The Environmental Protection Agency (EPA) leads through the climate change initiative in inclusive engagement with key stakeholders.
In a recent regional dialogue organized at the Port Loko District Council in the Northwestern Region of Sierra Leone, the EPA convened a diverse assembly of government ministries, women’s groups, media representatives, and other vital stakeholders to chart a path forward in the fight against climate change.
The conversations during the meeting rotated around critical issues such as capacity building for data collection by various government ministries, seeking to enhance transparency in climate-related matters within different sectors. Additionally, there were talks about establishing a national Greenhouse Gas Inventory (GHG), among other crucial topics.
Madam Lovetta Yatta Johanna, Assistant Director of Climate Mitigation at the National Climate Change Secretariat under EPA, emphasized the causes, effects, and steps required to combat climate change in Sierra Leone.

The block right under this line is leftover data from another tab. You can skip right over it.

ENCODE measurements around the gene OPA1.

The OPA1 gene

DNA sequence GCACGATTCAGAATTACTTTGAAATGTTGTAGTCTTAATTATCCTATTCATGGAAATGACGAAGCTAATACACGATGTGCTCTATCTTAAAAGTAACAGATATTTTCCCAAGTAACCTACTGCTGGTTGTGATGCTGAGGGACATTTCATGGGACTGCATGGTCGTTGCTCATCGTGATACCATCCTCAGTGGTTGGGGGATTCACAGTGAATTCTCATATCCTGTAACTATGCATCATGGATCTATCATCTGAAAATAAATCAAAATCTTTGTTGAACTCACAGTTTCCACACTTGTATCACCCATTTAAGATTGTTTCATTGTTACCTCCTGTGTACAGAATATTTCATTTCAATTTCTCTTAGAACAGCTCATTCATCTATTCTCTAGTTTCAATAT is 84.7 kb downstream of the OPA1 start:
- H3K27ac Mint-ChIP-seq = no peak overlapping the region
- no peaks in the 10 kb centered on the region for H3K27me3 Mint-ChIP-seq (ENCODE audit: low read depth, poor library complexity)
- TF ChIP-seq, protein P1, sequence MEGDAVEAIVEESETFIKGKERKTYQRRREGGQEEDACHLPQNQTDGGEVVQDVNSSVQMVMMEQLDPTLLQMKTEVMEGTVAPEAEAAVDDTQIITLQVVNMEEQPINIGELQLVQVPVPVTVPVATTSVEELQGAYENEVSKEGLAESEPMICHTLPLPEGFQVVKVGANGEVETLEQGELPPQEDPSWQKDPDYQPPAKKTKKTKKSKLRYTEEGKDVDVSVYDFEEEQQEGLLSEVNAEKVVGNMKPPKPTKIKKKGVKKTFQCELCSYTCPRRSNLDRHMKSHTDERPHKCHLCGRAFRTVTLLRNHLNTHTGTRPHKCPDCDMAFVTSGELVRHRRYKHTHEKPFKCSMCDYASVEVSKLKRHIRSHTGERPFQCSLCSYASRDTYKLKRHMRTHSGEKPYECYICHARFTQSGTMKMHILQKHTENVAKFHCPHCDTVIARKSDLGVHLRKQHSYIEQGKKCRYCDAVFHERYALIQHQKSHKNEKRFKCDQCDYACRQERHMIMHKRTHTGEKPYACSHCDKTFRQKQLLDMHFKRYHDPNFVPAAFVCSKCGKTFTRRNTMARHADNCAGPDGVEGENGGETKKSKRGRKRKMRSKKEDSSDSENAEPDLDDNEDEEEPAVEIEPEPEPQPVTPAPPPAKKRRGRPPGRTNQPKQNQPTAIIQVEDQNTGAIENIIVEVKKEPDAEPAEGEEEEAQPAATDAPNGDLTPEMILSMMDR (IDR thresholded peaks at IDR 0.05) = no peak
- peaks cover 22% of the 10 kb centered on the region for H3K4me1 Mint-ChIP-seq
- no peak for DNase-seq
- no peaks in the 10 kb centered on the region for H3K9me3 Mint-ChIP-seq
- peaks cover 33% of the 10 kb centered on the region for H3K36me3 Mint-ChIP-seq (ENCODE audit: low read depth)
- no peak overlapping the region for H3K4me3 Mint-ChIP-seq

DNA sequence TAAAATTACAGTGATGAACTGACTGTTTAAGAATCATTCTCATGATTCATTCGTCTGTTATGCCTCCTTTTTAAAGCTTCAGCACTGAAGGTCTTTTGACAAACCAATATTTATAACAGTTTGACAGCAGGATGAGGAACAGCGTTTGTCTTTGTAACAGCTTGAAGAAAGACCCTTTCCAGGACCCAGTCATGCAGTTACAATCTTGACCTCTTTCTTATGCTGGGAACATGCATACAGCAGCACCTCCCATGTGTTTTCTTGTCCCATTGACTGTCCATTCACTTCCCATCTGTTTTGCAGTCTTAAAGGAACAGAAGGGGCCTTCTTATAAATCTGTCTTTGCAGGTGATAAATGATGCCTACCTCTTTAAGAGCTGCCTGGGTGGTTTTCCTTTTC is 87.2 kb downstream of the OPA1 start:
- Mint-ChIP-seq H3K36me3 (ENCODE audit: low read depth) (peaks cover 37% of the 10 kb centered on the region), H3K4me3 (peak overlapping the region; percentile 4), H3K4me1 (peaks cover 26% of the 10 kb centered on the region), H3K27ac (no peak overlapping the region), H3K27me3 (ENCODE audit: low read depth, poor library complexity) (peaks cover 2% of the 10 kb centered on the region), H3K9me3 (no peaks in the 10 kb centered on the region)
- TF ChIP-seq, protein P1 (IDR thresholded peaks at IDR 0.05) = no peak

One significant concern highlighted was the rampant deforestation without adequate reforestation efforts, which has been a major contributor to greenhouse gas emissions. “Greenhouse Gas (GHG) emissions are highly detrimental to human health. When a tree is cut down without replacement, it releases harmful gases that affect our lives. These gases ascend into the atmosphere and disrupt weather patterns, resulting in abnormal rainfall and overall weather changes,” she explained to Awoko.
In discussing the steps being taken to combat climate change, she revealed, “This project aims to establish a system where all sectors can provide accurate data on climate issues and Greenhouse Gas management (GHG), spanning agriculture, energy, and more. We are employing two approaches here: the reference and sectoral approaches.”
However, on a late Saturday afternoon, Port Loko City was shrouded in darkness as the sky turned pitch black. Similarly, in Freetown, the capital of Sierra Leone, heavy winds disrupted daily life and led to power outages in nearly all areas.
According to Madam Johanna, these weather anomalies are a direct consequence of human activities adversely impacting the environment. She stressed that human actions have exposed the country to adverse weather conditions, affecting the benefits derived from trees.
Madam Johanna disclosed that this regional dialogue will continue in all five regional headquarters of Sierra Leone, reaffirming the nation’s commitment to combatting the pressing issue of climate change.